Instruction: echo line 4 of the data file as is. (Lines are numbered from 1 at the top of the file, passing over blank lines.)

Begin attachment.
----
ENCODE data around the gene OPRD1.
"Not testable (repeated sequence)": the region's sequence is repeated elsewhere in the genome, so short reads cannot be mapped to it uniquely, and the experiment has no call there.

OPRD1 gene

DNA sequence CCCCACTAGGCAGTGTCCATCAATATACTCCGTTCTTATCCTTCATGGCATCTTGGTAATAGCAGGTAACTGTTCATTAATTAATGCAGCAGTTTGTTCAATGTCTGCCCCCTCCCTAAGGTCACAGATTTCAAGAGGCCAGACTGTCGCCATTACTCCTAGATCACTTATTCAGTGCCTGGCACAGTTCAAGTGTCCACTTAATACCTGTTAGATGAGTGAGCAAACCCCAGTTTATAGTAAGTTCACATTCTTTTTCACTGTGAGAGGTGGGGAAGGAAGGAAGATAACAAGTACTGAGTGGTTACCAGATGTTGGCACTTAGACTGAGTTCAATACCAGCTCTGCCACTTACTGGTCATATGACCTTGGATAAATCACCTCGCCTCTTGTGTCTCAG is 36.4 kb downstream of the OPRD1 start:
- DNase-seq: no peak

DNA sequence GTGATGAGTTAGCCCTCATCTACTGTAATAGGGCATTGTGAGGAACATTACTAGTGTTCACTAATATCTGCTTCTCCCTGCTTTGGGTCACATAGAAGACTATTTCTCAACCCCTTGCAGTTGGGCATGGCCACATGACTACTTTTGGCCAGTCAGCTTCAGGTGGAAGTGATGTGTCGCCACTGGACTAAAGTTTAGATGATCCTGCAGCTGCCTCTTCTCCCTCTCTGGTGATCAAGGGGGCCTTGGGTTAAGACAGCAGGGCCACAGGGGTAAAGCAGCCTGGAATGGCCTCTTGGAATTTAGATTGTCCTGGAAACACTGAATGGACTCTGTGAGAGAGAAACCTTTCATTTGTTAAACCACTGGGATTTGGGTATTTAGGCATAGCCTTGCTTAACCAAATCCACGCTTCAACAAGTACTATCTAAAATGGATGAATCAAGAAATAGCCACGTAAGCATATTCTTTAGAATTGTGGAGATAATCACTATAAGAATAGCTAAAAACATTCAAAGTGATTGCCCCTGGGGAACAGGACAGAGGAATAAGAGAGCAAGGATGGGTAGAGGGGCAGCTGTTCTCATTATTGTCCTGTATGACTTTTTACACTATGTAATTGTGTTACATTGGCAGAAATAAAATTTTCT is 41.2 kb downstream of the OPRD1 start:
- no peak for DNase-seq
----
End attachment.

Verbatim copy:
DNA sequence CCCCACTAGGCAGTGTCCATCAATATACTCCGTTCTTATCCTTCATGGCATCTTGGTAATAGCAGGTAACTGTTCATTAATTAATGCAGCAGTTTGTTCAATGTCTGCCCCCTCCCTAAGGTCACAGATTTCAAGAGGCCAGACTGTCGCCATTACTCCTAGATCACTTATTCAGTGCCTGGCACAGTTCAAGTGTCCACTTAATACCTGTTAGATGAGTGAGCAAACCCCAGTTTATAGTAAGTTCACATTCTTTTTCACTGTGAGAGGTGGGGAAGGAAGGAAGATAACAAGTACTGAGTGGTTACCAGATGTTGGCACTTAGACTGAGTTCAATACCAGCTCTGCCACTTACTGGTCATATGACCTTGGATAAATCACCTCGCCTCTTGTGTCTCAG is 36.4 kb downstream of the OPRD1 start: